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adapted from the novel Five Spice Street by Can Xue
and directed by Megan Evans
presented by Hard Sleeper Theatre Company

at Studio 77, VUW, Wellington
From 21 Feb 2013 to 2 Mar 2013

Reviewed by:  John Smythe;

Spicy adventures of the mysterious Madam X add flavour to NZ Fringe Festival 

As part of the 2013 Fringe Festival, Hard Sleeper Theatre Company will offer up a twisted stage adaptation of an avant-garde Chinese novel. Madam X and Mister Q is a wild and terrifyingly funny examination of rumour and scandal in an insular neighbourhood. The production is adapted from the novel Five Spice Street by noted Chinese author Can Xue, the only woman amongst the group of 'avant-garde' authors to emerge in 1980s post-Mao China.

Director Megan Evans heads the company, Hard Sleeper, building on courses in Asian and Intercultural performance practices she has taught at Victoria University Theatre Programme where she is a Senior Lecturer.  Over the years, these courses have culminated in exciting, highly theatrical shows including Big Love (2011), The Master and Margarita (2010) and Pericles (2009).  The intensely physical staging of Madam X features many alumni of the VUW Asian theatre courses (including Raichael Doohan, Sam Hallahan, Josh McDonald and Kattral O'Sullivan) who are taking their training and performance experience to a higher level.

The plot centres on the characters' increasingly bizarre debate about the identity, actions, motivations, and arguable supernatural powers of the mysterious outsider, Madam X. Their obsessive attention to her spicy affair with Mister Q reveals universal human fears and longing, with an occasional thrilling dash of details specific to Chinese Mainland history and culture. The action plays out in the provocative visual world designed by Kattral O'Sullivan (set and puppets) and Uther Dean (lights). Inspired by a haunting landscape that Evans witnessed from the window of a Chinese train—acres of dead trees whose leaves had been succeeded by discarded plastic—the set will be constructed primarily from recycled plastic bags. O'Sullivan's edgy and elegant design is both a critique of and ethical response to the environmental degradation that has accompanied China's economic boom.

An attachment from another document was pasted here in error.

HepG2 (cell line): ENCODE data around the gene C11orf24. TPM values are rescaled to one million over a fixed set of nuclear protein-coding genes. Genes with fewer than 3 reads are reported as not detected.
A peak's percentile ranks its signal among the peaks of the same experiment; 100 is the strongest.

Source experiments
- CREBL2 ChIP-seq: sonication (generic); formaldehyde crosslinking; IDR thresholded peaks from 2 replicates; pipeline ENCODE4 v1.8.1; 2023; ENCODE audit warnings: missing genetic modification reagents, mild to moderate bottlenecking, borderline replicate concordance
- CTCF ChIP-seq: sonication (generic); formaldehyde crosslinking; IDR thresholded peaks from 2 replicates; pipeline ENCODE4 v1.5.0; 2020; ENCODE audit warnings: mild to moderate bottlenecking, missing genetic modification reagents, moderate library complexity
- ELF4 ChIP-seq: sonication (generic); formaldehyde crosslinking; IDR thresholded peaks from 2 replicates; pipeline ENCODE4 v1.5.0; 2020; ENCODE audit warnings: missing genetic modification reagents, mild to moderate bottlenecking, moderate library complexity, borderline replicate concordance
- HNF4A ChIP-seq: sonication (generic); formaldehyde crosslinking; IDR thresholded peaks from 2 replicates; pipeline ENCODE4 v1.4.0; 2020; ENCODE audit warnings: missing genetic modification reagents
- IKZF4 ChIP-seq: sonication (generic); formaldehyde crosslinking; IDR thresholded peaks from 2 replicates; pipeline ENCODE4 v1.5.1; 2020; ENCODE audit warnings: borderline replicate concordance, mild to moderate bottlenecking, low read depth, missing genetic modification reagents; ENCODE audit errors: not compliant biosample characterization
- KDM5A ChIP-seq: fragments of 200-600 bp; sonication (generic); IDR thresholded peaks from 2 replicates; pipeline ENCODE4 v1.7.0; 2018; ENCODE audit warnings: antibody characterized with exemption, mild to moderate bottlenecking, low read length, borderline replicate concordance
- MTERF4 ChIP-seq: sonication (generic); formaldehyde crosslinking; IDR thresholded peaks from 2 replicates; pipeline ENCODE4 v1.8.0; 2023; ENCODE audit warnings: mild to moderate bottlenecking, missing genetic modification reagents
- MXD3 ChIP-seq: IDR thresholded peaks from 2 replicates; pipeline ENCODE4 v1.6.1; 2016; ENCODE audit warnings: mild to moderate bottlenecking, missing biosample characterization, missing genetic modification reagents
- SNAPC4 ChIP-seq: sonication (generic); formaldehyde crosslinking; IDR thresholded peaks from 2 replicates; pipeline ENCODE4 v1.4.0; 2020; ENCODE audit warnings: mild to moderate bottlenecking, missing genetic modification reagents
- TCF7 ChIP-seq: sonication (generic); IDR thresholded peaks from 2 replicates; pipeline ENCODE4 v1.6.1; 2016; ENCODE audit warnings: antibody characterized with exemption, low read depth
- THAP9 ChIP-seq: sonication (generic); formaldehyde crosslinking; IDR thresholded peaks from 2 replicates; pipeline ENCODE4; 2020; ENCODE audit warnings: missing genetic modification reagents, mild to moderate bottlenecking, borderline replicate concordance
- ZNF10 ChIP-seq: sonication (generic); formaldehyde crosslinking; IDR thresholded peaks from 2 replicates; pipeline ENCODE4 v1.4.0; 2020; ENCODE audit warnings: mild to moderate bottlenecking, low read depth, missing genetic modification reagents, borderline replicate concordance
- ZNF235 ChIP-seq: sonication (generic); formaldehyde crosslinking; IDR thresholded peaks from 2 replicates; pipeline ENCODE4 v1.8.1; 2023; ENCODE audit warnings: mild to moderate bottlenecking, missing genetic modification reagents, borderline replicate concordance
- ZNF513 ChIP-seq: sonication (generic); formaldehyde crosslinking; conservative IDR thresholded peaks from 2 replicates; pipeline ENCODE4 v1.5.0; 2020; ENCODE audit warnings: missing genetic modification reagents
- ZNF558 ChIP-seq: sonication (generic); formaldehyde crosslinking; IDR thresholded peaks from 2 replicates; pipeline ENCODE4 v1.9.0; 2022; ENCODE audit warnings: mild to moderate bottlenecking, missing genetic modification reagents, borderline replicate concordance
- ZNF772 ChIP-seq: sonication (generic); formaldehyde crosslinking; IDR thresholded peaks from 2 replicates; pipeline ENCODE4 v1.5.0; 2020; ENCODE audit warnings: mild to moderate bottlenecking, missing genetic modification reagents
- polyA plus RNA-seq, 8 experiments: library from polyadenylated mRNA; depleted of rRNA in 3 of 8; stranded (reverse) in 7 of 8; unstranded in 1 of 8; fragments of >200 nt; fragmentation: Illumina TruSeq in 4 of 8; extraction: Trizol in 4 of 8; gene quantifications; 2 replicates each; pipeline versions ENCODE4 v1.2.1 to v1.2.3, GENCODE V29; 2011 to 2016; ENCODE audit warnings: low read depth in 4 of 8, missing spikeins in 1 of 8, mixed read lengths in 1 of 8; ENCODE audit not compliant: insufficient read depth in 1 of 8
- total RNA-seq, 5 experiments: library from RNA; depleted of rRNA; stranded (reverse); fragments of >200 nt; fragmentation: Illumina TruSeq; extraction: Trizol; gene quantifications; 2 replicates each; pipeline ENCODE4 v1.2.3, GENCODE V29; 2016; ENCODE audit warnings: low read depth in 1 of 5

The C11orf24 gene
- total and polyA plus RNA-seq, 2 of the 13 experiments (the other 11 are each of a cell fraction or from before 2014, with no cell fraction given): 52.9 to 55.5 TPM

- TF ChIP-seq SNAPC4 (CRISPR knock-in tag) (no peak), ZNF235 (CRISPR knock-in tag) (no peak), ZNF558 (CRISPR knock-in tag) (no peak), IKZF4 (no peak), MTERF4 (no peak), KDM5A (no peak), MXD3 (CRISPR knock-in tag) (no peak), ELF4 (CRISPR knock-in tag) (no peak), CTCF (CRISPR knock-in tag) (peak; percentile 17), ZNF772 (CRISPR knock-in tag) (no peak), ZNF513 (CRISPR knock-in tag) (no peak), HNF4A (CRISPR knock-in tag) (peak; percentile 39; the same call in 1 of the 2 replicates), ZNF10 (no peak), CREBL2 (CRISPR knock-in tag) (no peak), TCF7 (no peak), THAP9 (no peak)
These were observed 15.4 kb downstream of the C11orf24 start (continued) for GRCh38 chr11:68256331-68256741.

The company's name is drawn from classes of train travel in Mainland China. According to Evans, "In the mid-90s when I first went to China, the second class train ticket got you a 'Hard Sleeper' bunk. It offered a truly exquisite balance of challenge, comfort, economy, and fun! And so these tickets were often brutally difficult to obtain, even for the locals. This has become a metaphor for the kind of theatre I want to create: rigorously crafted but full of hard scrabble energy."

Scripting of the stage adaptation is by Dr. Evans who, as part of her development process, also conducted workshop sessions with theatre students in Beijing. While not making any claims to represent Chinese culture, the productionoffers Wellington an intriguing introduction to this important contemporary Chinese writer and the first of her full-length novels to be translated into English, published by Yale University Press in 2009.

Madam X and Mister Q plays
Thursday 21 February through Saturday 2 March at 7.30 (no shows Sunday or Monday)
at VUW's Studio 77, located at 77 Fairlie Terrace in Kelburn.
Tickets are $15 waged, $8 concession.